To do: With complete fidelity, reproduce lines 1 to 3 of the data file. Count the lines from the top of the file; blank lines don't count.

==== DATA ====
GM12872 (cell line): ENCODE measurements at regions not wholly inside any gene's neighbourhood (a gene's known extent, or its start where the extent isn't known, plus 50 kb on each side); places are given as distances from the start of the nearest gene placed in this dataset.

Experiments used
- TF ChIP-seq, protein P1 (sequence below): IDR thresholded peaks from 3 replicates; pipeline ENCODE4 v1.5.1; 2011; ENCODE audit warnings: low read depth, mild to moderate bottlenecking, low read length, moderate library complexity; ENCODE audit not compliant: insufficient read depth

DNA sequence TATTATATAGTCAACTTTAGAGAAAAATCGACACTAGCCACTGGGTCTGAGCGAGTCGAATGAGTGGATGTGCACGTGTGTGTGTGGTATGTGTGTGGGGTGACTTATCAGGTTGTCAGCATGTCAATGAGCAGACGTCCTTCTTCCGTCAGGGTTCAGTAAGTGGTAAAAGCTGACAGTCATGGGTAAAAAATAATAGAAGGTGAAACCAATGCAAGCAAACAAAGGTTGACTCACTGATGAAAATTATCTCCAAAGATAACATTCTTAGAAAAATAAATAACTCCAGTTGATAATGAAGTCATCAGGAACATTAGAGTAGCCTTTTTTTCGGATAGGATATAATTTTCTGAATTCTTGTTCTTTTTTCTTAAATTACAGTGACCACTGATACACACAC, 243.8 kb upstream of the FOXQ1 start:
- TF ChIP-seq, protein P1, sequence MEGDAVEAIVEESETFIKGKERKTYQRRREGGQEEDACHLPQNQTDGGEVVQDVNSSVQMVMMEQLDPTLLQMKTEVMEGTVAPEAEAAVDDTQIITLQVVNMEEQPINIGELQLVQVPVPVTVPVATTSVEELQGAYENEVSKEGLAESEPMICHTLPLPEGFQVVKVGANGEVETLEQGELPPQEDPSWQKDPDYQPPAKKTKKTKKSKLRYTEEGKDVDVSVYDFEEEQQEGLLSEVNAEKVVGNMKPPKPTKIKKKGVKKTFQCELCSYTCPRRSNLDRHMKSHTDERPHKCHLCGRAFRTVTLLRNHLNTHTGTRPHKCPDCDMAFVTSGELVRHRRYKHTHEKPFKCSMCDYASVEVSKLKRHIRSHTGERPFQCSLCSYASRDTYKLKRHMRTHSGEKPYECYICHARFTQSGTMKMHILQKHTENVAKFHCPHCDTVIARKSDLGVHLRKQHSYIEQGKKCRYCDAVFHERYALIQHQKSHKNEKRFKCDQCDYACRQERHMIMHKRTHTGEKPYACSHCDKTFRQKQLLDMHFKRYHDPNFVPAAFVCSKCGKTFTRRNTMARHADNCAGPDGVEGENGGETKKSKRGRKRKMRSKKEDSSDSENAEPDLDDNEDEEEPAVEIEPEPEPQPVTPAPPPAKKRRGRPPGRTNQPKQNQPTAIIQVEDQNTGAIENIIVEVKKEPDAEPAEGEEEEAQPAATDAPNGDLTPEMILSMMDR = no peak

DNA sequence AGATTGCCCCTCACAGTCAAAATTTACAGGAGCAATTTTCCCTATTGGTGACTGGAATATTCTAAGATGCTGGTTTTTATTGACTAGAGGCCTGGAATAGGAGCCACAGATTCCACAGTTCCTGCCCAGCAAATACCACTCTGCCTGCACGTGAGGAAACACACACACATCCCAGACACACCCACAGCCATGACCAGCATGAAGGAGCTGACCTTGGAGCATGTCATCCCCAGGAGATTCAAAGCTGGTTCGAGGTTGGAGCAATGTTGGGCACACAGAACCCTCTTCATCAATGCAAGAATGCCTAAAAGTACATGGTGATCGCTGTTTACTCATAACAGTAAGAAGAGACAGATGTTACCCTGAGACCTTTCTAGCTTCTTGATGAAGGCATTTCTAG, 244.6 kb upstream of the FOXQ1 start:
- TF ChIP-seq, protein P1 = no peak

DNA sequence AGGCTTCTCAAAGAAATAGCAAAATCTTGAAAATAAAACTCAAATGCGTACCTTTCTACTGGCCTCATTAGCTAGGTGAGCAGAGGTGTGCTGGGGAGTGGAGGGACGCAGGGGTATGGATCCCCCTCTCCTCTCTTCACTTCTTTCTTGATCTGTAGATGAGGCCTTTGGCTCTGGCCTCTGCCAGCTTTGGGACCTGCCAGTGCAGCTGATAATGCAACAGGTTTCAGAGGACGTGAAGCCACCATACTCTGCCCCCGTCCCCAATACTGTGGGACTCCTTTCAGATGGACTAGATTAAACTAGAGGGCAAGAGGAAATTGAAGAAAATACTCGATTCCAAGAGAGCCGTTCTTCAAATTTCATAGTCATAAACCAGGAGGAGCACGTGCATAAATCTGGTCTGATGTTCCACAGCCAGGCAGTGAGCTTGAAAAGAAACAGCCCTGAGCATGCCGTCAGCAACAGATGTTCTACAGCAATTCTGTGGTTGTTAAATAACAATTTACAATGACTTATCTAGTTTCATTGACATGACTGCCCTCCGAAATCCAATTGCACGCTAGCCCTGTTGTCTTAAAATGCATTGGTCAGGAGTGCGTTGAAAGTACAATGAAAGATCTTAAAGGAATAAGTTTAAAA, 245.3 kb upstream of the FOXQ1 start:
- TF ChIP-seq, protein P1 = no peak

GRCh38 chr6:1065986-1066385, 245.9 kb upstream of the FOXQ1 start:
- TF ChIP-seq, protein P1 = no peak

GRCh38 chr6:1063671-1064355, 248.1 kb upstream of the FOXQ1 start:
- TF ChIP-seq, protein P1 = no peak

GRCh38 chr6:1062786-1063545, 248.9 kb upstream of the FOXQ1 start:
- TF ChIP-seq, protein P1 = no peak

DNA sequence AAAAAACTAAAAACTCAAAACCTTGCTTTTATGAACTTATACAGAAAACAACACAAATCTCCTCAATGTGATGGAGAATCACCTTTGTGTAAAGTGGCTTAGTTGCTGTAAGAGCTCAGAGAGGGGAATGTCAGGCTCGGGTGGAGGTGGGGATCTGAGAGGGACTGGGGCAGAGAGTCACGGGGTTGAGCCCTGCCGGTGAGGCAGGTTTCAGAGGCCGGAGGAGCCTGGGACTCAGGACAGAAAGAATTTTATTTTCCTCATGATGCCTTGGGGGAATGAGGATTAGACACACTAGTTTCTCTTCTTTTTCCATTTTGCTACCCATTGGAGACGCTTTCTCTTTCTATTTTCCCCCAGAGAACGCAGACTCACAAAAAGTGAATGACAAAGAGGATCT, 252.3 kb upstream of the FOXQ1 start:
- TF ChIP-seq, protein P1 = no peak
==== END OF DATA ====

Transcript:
GM12872 (cell line): ENCODE measurements at regions not wholly inside any gene's neighbourhood (a gene's known extent, or its start where the extent isn't known, plus 50 kb on each side); places are given as distances from the start of the nearest gene placed in this dataset.

Experiments used
- TF ChIP-seq, protein P1 (sequence below): IDR thresholded peaks from 3 replicates; pipeline ENCODE4 v1.5.1; 2011; ENCODE audit warnings: low read depth, mild to moderate bottlenecking, low read length, moderate library complexity; ENCODE audit not compliant: insufficient read depth